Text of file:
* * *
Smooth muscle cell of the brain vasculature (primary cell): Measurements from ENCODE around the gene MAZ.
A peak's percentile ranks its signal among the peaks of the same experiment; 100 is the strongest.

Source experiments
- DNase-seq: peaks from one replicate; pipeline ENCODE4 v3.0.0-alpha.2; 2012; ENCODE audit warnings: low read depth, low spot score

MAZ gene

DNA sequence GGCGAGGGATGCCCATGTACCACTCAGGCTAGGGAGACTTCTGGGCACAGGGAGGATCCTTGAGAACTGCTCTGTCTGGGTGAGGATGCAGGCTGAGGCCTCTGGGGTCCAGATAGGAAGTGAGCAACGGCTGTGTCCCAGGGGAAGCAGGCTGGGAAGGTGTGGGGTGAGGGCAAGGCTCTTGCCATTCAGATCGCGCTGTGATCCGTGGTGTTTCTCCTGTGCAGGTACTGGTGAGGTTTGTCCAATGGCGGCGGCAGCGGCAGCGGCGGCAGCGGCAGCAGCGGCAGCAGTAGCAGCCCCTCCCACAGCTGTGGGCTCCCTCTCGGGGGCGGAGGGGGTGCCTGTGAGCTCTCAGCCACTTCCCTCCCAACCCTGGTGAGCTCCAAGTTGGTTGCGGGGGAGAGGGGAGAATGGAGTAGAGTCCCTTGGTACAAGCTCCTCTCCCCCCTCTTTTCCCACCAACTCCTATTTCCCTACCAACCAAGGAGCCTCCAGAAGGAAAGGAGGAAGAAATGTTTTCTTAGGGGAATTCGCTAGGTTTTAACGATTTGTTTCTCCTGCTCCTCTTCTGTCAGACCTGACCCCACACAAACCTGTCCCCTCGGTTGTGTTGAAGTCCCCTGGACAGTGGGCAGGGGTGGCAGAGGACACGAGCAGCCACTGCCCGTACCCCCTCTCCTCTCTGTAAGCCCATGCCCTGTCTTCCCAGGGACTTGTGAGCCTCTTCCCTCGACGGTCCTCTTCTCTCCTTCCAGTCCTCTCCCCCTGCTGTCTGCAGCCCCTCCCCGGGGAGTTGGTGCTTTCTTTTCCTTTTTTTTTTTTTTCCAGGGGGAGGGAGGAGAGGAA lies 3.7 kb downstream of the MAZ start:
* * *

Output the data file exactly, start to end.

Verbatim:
Smooth muscle cell of the brain vasculature (primary cell): Measurements from ENCODE around the gene MAZ.
A peak's percentile ranks its signal among the peaks of the same experiment; 100 is the strongest.

Source experiments
- DNase-seq: peaks from one replicate; pipeline ENCODE4 v3.0.0-alpha.2; 2012; ENCODE audit warnings: low read depth, low spot score

MAZ gene

DNA sequence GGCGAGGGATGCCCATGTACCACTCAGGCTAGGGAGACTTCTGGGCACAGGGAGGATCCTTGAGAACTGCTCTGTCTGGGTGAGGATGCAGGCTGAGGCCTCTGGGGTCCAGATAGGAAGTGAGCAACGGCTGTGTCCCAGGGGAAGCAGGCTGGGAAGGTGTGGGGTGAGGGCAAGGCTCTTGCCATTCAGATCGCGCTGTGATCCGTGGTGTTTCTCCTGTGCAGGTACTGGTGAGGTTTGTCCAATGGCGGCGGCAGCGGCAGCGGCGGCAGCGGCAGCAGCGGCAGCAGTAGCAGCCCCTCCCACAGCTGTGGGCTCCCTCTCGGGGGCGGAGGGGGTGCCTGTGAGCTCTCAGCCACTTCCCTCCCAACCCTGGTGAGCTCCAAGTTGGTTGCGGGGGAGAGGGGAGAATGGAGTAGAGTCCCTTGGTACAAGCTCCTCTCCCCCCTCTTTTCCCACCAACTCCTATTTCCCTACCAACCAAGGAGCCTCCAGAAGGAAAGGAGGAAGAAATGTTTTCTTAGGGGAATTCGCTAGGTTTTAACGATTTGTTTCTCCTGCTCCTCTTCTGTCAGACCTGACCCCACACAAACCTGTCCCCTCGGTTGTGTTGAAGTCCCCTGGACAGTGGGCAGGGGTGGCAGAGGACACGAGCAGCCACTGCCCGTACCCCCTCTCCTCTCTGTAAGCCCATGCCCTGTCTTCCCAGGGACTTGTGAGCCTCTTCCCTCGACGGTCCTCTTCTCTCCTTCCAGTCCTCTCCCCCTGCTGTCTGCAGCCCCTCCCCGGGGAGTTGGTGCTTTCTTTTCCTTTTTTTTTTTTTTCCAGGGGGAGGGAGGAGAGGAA lies 3.7 kb downstream of the MAZ start: